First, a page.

ABP now has a clear and well-developed incident response structure in place – with strategic, tactical and operational teams, all of which are now more fully attuned to their business continuity roles and responsibilities.

Martin and his team feel they now have a best practice capability and a clear chain of command for emergencies, and they stand “way ahead” of where they were 18 months ago when it comes to dealing with emergencies, understanding risk and business continuity. 

Thanks to the success of the project, Martin and John were invited to present ABP’s achievements at BCI World, the continuity industry’s main global event, in November 2015, and, following the positive response, they have since been invited to speak at other industry-specific events.

Though this is an evolving process, Martin feels that ABP is now “absolutely, without a doubt” more resilient and better equipped to cope with almost any disaster or incident, at any of its locations. They have shared the business continuity work we developed with the Department of Transport and KPMG, both of whom commented on how professional and well-adapted to the organisation the plans are.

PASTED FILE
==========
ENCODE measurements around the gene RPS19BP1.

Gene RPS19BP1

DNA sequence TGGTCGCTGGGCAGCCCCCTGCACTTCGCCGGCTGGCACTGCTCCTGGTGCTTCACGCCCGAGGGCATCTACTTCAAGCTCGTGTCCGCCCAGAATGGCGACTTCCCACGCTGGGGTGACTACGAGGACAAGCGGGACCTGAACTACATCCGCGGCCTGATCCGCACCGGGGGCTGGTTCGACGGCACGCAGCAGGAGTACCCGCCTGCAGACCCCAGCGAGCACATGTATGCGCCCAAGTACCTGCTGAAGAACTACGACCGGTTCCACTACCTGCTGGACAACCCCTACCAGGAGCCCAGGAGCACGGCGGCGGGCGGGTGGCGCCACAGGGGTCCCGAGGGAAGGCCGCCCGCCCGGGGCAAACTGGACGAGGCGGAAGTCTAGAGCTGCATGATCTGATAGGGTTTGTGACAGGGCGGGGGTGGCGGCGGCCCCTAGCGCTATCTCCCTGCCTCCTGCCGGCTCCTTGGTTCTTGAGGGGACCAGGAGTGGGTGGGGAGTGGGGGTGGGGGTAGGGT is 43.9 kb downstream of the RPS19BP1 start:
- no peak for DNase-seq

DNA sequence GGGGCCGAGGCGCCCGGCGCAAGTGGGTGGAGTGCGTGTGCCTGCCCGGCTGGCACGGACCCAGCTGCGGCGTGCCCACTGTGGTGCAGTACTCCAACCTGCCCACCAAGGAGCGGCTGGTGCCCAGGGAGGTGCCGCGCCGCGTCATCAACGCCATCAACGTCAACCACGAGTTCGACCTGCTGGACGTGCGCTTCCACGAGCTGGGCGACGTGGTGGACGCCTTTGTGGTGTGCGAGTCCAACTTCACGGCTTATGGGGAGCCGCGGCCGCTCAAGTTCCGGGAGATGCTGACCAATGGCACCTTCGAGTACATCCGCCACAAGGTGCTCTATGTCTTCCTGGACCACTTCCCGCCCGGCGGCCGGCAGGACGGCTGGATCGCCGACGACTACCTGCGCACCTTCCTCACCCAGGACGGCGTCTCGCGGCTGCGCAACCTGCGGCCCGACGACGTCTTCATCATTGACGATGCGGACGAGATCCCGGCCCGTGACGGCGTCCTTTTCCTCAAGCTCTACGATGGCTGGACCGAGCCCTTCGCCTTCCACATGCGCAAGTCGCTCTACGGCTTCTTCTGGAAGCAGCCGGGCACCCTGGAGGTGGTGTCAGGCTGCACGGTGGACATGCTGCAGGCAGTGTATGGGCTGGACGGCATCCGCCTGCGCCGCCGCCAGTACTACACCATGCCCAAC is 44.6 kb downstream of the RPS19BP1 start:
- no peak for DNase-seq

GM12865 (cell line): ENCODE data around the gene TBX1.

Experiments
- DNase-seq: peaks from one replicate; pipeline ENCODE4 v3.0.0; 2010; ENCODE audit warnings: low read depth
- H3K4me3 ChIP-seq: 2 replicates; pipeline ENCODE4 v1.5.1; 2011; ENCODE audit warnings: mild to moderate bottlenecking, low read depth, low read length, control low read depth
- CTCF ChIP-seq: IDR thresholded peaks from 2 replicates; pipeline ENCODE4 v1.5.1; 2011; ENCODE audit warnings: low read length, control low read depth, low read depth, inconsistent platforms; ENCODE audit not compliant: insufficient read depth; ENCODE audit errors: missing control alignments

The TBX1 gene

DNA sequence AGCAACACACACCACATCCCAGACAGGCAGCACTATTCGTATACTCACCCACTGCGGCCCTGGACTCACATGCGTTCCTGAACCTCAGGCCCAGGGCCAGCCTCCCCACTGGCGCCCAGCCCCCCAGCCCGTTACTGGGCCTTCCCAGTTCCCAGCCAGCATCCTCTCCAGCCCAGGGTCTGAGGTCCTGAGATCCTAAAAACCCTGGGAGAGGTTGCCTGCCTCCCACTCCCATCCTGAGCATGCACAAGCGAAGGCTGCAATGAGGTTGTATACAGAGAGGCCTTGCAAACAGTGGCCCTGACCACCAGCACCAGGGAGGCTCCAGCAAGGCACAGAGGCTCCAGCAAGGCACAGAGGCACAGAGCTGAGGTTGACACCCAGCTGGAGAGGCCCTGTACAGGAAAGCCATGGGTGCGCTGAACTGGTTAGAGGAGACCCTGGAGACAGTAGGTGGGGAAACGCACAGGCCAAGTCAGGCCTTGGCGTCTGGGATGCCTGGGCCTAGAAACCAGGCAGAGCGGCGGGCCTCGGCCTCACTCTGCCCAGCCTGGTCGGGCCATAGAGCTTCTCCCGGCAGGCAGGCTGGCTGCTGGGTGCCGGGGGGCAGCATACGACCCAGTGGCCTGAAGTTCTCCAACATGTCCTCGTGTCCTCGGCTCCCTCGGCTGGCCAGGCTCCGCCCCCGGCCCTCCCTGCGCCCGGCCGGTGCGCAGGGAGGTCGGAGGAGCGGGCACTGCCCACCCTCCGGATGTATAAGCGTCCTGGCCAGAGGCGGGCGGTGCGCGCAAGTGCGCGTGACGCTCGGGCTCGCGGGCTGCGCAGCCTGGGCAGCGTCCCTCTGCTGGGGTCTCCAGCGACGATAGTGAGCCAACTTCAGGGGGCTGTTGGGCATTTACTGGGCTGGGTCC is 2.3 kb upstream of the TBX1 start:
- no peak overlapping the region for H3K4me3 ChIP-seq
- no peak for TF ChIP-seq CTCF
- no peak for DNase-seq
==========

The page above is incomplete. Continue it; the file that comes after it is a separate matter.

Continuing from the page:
“Inoni offers a tremendous wealth of knowledge in business continuity and an in-depth understanding of the problems associated with it. I appreciated Inoni’s keen interest in understanding ABP’s nuances and speciality in operations and developing and adapting the work in line with this. I always found Inoni very open to suggestions, willing to learn about our business, and willing to tailor the package to the organisation”

Martin Szakal Resilience Manager for Associated British Ports


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Tags: Business Continuity Management, Resilience